. Myosin VI at the cell periphery also has a role in border cell migration during development15,16
and in cancer metastasis17
. It is also involved in the transfer of endocytic vesicles from clathrin-coated pits to endosomes, along the cortical filamentous actin network. This includes the trafficking of rhodamine-labelled transferrin18,19
, cystic fibrosis transmembrane conductance regulator (CFTR
, lemur tyrosine kinase 2 (LMTK2
; also known as BREK)21,22
and α5β1 integrin23
. Furthermore, myosin VI is recruited to the Golgi complex by optineurin24
, where it is essential for the maintenance of normal Golgi morphology25
. How myosin VI carries out these diverse functions is unclear, although we do know some of the interacting proteins. These include disabled homologue 2 (DAB2
), synapse-associated protein 97 (SAP97
; also known as DLG1)29
, which have been found to target myosin VI to different cellular compartments.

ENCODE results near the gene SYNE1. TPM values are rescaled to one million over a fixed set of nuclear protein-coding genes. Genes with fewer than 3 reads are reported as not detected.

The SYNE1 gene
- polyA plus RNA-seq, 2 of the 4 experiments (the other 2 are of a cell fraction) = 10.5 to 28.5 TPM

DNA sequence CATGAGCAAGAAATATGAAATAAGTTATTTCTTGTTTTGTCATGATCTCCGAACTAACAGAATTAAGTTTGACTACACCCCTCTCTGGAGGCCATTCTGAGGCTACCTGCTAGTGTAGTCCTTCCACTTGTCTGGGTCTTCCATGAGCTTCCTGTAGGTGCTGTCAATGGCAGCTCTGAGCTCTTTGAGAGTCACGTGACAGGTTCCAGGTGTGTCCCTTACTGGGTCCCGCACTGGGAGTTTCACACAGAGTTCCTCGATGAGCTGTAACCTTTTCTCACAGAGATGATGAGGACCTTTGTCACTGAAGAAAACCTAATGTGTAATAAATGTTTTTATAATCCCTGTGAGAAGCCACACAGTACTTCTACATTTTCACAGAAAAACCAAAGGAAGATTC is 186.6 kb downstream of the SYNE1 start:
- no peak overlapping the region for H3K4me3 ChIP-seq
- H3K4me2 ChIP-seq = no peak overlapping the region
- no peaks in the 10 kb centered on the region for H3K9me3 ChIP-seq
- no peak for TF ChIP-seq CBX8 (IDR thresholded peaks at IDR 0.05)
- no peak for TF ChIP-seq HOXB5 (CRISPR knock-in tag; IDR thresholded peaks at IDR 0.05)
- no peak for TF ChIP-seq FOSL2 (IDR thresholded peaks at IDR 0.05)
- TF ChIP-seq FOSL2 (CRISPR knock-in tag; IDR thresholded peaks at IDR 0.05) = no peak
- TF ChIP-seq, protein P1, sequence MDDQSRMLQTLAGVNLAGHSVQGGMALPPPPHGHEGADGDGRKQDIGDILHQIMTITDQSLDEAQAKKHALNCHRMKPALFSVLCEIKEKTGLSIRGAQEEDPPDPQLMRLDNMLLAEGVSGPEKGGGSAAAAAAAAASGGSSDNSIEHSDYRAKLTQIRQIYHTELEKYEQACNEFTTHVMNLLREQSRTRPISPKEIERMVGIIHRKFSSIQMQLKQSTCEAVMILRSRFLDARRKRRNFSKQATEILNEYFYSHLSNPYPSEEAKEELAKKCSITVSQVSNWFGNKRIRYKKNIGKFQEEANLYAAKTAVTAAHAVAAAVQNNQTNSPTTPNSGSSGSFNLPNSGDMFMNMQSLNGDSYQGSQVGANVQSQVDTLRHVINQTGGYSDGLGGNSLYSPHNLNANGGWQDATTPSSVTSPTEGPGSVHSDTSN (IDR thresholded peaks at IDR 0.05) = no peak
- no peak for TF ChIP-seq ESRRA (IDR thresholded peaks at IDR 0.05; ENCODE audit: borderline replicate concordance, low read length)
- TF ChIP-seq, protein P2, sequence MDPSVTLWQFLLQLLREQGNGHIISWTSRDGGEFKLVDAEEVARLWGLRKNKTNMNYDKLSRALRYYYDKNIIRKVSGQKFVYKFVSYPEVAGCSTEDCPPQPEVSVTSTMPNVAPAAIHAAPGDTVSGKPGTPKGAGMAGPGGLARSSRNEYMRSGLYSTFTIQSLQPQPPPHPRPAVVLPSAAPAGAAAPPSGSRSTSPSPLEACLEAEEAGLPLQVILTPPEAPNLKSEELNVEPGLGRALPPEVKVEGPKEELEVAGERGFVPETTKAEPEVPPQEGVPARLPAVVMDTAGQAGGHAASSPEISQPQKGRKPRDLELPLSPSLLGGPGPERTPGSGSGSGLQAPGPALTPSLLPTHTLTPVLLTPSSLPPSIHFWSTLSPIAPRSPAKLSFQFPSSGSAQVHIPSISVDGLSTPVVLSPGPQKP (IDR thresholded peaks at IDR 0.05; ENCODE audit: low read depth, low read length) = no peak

Schematic of myosin VI structure and some of its cellular functions
Similar to other myosins, myosin VI comprises a catalytic head with a converter domain, followed by light chain-binding domains (). The catalytic head is similar to that of myosin II and myosin V, with the exception of two inserts. One insert is near the nucleotide-binding pocket, which changes myosin VI’s nucleotide kinetics relative to other myosins4
, and the second is an insert of 53 amino acids between the converter domain of the catalytic head and a canonical calmodulin-binding IQ motif11,30
. This sequence is known as the unique insert (), and its C-terminal segment binds a single calmodulin31
. The tail sequence beyond the calmodulin-binding region consists of the proximal tail, the medial tail, which is an unusual single α-helix (see below), and the cargo-binding domain4,11,32
Schematic of the myosin VI lever arm and tail domains
When the primary sequence of myosin VI was first analysed, a major portion of its tail region seemed to be a coiled coil, similar to the tails of myosin II and myosin V. Because this motif is found in proteins that dimerize in vivo
, it was assumed that this motor was a dimer. Nearly all in vitro